Animation becomes a continuation of our thoughts

Morten Lund

Smartphones and tablets are full of animations. A Ph.D. thesis aims to investigate the consequences of animation for our ability to comprehend and operate new devices.

Every single day, we interact with animations, so-called "motion graphics", without giving it a second thought. For example, iPhones and iPads always feature several screens containing icons. We switch between them by dragging one screen sideways so that the next one appears. It feels natural and intuitive because it closely resembles the way we leaf through magazines and books, which is why we very quickly learn to navigate the animated world in the phone.

Morten Lund, MA, is currently working on a Ph.D. thesis on animation and interactivity made possible by cooperation between the Animation Hub, Aalborg University, Nokia and Bang & Olufsen. The aim is to find out exactly how and in what ways we perceive animations in user interfaces, for instance in phones.

Animation creates functionality
"Animators are trained to analyse and understand a movement in the real world and translate it into animation. When Pixar animate e.g. a Luxor lamp, they give life to an inanimate object, and the very same animation techniques can be applied to a user interface such as a web site. It's about the transition from one state to another. When you minimise a window on your computer, you can see where it goes, and you can see it getting smaller. I would like to investigate how we perceive that animation process, and obviously what's really interesting is what we perceive best", explains Morten Lund.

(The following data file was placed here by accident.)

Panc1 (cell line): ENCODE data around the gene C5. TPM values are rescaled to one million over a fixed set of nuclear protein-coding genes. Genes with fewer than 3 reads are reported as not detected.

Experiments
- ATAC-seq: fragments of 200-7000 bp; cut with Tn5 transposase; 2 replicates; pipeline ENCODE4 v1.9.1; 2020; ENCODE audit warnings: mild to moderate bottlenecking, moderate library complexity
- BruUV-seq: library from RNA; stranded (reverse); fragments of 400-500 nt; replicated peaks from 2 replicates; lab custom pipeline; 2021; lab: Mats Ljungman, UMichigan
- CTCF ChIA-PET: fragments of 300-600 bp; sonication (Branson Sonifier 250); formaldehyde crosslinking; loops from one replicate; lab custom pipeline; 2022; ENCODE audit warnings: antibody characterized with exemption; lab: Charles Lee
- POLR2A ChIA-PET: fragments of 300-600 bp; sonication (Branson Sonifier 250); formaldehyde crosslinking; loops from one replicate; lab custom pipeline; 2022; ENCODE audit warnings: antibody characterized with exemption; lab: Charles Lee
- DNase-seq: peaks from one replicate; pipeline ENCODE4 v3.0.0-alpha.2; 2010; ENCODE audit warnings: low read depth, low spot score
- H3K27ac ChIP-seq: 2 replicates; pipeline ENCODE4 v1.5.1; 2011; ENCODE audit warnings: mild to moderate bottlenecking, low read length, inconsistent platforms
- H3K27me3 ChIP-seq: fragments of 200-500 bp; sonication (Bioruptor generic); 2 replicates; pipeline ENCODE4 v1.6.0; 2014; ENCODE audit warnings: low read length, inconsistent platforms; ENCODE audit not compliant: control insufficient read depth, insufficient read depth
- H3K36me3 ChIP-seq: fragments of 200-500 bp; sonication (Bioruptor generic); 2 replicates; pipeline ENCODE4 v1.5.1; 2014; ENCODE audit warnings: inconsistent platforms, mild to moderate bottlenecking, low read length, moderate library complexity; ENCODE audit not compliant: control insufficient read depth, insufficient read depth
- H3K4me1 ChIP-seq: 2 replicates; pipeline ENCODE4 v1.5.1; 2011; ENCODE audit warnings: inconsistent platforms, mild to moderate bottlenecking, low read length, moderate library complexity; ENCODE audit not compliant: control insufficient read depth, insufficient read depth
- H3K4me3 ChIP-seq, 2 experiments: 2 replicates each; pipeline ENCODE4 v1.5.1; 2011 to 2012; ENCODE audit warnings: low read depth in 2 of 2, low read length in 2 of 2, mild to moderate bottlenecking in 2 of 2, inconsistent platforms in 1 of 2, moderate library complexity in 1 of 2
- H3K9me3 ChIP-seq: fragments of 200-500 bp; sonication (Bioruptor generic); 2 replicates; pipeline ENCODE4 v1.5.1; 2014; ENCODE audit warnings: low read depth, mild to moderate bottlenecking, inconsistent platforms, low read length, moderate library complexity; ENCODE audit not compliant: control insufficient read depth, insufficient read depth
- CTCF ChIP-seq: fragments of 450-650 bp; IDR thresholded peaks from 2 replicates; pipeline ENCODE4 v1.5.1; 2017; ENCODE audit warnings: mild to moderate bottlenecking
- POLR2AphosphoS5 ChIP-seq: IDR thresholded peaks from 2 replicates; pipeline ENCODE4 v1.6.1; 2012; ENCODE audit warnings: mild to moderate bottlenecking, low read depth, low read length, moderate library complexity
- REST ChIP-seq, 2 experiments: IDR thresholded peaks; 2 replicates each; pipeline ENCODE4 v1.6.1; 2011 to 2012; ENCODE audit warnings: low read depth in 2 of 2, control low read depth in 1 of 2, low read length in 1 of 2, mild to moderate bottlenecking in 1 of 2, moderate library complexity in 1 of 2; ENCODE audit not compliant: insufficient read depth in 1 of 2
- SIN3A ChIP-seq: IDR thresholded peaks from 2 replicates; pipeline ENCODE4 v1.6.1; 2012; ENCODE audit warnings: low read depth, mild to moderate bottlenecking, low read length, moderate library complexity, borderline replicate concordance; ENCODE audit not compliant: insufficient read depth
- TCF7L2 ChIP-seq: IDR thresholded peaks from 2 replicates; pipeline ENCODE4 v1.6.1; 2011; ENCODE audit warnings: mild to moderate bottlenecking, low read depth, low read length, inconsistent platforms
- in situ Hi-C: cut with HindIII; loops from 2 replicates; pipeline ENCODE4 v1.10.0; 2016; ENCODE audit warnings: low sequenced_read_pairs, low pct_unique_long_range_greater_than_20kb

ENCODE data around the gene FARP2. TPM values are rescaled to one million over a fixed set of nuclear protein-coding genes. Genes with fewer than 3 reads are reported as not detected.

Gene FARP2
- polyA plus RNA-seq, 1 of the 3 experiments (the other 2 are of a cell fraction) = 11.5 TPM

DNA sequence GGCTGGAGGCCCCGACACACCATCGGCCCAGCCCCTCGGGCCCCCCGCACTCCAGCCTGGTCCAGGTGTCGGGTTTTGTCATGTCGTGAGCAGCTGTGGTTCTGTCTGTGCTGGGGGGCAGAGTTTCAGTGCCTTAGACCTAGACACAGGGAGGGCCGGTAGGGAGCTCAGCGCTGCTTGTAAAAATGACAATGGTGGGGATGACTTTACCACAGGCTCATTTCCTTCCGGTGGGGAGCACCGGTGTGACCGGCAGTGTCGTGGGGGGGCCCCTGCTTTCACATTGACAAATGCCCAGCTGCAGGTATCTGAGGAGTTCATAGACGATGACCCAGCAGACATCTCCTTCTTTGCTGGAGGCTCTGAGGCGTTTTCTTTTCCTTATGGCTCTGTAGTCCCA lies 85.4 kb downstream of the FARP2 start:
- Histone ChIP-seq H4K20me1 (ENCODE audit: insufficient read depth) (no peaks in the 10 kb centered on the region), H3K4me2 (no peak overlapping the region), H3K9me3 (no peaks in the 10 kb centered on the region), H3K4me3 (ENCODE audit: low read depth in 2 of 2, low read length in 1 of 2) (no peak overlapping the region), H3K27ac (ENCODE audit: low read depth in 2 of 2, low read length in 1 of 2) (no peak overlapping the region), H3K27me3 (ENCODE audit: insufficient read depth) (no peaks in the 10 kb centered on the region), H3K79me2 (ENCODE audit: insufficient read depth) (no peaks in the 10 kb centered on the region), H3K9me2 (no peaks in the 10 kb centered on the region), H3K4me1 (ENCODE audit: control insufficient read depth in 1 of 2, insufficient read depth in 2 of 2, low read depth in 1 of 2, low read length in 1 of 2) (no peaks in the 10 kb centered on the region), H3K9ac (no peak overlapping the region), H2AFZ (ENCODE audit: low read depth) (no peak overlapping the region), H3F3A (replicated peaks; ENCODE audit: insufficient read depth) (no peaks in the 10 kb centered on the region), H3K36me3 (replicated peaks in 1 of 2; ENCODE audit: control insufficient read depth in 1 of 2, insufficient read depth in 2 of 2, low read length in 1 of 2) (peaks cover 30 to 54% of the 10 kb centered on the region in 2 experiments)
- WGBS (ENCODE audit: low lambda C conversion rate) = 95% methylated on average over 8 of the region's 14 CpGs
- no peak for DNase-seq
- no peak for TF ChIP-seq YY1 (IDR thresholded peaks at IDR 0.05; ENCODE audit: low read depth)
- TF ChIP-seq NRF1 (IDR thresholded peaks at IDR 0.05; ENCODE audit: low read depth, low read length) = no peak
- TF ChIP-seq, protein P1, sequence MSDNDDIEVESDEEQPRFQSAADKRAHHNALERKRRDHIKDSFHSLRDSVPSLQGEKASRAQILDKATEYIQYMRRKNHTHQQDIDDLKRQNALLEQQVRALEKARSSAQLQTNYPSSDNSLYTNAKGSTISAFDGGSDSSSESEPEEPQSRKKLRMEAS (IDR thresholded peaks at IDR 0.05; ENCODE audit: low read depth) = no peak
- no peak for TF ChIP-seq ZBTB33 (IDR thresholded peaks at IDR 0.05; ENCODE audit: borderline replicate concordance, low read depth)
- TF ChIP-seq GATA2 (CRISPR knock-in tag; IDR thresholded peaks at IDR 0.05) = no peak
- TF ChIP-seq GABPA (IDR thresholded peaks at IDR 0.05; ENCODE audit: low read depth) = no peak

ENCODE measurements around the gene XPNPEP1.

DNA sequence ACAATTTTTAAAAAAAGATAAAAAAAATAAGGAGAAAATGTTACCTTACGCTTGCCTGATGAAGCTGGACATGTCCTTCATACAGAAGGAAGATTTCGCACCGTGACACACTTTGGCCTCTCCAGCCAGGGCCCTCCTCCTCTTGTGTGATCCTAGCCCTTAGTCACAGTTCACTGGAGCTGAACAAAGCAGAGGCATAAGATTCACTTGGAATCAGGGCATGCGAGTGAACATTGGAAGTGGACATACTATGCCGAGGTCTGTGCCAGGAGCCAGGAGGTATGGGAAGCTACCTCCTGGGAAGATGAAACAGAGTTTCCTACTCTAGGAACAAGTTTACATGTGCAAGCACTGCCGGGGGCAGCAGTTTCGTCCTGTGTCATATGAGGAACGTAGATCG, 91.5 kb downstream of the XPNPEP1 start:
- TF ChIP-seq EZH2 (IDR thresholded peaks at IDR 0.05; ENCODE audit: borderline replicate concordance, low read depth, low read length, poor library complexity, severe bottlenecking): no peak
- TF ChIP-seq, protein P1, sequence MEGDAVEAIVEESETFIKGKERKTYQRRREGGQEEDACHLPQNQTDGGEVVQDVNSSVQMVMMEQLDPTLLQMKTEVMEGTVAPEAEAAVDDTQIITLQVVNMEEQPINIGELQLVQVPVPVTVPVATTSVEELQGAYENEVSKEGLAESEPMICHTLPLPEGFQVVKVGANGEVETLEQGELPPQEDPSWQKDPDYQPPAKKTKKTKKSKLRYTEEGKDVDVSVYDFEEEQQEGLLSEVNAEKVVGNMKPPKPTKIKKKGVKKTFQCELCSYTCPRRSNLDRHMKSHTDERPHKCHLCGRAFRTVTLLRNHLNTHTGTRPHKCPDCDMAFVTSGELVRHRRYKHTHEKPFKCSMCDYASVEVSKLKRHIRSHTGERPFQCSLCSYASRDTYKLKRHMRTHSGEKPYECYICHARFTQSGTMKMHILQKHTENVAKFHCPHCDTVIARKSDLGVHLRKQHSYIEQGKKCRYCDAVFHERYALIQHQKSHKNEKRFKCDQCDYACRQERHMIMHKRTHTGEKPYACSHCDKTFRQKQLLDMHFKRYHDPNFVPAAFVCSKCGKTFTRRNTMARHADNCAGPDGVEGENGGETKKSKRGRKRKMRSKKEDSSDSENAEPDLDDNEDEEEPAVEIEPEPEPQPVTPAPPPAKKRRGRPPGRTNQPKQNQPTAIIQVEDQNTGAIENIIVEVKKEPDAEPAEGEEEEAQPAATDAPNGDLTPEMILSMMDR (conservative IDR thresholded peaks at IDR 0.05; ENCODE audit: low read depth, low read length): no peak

Bang & Olufsen and Nokia both have an obvious business interest in the project because product technology is only one parameter in achieving successful sales. If the functionality grinds, consumers do not buy:

"The user experience does not only consist of things looking nice. It's at least as much about giving the customer a sense that the device is forthcoming, and even more importantly: that the user understands what the device is doing. In this regard, animation will play an enormous role", predicts Morten Lund.

The Ph.D. project on animation and interaction is scheduled to be concluded in 2013.

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